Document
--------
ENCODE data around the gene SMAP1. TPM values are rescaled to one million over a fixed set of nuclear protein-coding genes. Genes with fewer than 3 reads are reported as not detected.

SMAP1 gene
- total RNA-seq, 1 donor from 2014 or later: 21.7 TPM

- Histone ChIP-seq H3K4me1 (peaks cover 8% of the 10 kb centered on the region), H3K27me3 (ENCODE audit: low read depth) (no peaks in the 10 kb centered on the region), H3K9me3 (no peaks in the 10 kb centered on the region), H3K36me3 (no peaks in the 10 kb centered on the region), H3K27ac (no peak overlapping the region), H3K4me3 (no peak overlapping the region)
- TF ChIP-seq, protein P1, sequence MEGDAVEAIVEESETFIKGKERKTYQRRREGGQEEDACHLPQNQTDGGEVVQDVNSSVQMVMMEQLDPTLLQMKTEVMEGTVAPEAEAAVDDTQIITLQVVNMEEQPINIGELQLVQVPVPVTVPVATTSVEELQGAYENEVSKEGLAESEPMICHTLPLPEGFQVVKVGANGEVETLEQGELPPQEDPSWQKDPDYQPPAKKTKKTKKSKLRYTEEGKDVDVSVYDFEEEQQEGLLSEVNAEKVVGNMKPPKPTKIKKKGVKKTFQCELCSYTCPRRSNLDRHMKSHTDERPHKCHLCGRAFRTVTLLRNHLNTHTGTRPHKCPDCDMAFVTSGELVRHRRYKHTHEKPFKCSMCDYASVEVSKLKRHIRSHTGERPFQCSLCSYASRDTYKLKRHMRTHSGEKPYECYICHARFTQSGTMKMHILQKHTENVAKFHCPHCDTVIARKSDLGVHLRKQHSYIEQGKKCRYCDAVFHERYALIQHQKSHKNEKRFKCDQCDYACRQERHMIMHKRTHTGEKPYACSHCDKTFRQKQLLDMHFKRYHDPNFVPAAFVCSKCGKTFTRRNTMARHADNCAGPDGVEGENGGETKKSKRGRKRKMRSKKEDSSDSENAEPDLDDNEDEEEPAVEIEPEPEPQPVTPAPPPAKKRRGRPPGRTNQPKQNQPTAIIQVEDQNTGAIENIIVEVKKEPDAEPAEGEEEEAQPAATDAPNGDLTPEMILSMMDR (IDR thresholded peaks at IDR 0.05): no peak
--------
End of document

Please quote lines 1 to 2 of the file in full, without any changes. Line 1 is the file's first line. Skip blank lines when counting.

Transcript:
ENCODE data around the gene SMAP1. TPM values are rescaled to one million over a fixed set of nuclear protein-coding genes. Genes with fewer than 3 reads are reported as not detected.

SMAP1 gene